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It's an injection attack,
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like command injection or sequel injection,
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but this time, instead of issuing
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commands or messing with the sequel database,
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you're messing with the XML parser
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and you're able to view files,
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you're able to interact with back-end systems,
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you're able to interact with external systems
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like SSRF as we see here.
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Server-side request forgery.
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Also you can see here this billion laugh attack,
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that sounds pretty cool on the right,
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but basically it's an expanding entity
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to the point where this attack,
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this payload you see here,
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keeps creating bigger and bigger LOLs,
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however you want to say it, laughs, LOLs.
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It keeps expanding it
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over and over and over again until it
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basically takes up all the memory of
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the server and the server can't function anymore,
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creating a denial of service condition.
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I've seen this in production environments.
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I've seen bug bounty,
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that's the article that you'll read
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is about a bug bounty hunter
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who found this in a popular company.
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Many popular companies use
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XML and they use things like SOAP,
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Simple Object Access Protocol.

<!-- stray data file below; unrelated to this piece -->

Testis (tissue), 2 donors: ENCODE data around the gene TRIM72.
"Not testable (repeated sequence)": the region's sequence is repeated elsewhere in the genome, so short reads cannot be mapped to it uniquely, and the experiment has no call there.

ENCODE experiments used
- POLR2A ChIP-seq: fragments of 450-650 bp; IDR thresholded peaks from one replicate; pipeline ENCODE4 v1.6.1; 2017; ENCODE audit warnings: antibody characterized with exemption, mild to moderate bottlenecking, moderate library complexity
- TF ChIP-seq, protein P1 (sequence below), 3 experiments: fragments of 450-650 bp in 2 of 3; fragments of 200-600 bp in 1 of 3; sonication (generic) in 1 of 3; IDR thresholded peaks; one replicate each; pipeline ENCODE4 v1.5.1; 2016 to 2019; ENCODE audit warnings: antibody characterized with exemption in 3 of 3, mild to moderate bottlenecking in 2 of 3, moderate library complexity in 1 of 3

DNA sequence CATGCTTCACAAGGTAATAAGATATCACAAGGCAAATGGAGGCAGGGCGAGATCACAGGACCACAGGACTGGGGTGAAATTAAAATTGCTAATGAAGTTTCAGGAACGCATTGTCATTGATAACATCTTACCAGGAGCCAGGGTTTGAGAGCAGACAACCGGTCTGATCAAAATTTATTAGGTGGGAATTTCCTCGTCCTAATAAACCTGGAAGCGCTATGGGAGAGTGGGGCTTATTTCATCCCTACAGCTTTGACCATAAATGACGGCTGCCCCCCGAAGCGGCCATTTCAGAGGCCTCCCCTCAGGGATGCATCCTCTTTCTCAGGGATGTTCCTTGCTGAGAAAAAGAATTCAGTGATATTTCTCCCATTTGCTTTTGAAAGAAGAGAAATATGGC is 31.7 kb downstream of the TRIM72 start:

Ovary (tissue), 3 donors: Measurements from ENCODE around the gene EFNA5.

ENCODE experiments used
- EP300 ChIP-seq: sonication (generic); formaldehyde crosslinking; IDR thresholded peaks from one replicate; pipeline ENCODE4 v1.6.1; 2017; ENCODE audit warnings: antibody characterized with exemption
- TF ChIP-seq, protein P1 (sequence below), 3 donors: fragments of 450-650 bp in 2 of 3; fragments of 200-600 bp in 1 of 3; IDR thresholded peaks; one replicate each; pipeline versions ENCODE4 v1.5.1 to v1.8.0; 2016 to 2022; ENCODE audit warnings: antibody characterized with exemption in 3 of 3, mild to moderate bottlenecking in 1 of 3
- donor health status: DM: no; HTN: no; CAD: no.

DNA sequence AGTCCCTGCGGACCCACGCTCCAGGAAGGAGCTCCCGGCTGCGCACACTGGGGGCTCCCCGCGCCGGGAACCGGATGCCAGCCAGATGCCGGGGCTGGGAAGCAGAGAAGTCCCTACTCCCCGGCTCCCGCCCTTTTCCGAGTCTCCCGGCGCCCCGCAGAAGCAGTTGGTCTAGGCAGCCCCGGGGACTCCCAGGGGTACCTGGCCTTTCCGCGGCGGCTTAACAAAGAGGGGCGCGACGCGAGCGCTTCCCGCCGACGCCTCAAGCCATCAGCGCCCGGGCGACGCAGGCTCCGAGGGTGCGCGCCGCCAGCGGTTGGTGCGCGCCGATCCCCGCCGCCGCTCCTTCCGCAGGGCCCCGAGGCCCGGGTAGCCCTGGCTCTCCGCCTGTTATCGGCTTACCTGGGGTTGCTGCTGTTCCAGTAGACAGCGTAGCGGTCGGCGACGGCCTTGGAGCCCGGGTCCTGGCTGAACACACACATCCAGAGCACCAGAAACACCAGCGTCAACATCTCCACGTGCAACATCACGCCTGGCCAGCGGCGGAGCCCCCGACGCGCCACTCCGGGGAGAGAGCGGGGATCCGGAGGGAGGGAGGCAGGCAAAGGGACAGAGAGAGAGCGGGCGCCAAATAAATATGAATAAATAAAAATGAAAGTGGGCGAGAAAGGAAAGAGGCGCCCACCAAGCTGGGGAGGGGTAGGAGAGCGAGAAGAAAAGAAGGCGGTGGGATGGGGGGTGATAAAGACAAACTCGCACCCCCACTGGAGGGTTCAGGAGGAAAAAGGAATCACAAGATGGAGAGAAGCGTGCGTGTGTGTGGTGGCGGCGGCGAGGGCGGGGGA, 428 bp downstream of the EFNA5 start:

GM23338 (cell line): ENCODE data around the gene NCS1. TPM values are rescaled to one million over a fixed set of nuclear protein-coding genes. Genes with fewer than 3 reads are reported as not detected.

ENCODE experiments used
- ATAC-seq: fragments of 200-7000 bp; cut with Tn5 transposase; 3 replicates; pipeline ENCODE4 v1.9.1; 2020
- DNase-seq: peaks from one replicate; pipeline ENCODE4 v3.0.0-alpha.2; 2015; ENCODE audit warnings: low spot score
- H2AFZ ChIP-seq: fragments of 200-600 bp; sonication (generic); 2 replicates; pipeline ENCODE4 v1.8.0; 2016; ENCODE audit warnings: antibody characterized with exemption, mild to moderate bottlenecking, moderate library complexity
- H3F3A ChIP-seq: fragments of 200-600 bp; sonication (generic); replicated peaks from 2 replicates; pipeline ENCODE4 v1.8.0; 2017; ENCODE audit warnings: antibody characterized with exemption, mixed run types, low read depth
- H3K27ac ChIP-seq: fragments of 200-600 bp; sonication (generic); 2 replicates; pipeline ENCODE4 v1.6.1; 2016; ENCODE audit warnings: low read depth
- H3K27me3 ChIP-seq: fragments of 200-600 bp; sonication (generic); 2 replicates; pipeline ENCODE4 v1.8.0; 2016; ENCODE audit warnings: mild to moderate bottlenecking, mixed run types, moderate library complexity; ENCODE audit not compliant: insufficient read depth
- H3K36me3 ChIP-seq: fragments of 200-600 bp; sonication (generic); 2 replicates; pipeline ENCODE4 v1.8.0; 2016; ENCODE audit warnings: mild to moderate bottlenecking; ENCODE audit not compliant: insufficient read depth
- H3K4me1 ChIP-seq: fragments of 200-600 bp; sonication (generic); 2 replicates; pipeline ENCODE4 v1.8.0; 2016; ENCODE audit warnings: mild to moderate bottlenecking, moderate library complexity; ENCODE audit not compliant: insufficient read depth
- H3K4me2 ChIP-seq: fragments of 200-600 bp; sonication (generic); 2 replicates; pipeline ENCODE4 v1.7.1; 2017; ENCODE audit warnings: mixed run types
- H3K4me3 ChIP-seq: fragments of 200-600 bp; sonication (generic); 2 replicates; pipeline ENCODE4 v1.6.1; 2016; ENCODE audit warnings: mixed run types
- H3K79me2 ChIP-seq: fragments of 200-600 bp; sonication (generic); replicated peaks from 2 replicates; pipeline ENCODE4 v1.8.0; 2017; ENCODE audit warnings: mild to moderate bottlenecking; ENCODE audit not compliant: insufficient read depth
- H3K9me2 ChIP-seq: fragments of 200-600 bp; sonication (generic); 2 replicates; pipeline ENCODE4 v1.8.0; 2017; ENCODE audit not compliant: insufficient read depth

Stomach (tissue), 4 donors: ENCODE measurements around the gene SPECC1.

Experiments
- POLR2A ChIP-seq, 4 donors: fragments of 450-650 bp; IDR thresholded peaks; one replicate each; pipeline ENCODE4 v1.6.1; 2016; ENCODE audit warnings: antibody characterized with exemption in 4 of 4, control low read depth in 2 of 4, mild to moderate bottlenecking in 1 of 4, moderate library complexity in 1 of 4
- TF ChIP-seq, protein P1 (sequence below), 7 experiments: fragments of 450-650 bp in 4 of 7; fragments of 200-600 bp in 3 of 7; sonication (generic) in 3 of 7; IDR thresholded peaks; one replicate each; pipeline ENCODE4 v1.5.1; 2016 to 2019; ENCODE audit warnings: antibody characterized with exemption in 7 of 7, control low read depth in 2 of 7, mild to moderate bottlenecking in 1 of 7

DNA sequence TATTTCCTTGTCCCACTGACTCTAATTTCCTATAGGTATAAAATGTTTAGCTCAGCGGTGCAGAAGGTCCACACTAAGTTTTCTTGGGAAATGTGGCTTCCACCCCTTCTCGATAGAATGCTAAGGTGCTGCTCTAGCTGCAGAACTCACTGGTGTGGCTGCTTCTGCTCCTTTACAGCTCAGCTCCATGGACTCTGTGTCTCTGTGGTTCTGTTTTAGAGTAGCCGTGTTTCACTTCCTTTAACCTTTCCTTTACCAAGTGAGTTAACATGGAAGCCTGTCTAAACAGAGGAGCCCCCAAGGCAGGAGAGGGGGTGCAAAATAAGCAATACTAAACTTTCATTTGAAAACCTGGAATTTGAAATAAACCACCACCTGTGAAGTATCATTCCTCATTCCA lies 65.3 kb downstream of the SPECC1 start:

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This is an attack that you could very likely come
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across as a web application penetration tester.
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How do we test for this?
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If we detect that something is using XML,
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we can use something like this where you'll see
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the document definition at
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the top with XML version 10 encoding.
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You don't need that per se.
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You'll see me use that,
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you'll see a lot of people use that, but that's optional.
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What's important here is I'm
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creating an entity here called
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XXE with the text evil.
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I know the tree-like structure,
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I know what the tags are,
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I know the root element are creds.
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Then we have user and password.
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What I'm doing with the end XXE semi-colons,
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I'm injecting the XXE entity into the XML parser.
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You'll see on the other end here and the response
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as you've logged in as evil.
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That's my first test and I can see that I have
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the ability to create my own entity here.
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Reading local files.
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If you open up a web browser now and you type file:///,
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Etsy password on a Windows machine or a Mac,
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you'll be able to see your Etsy password file.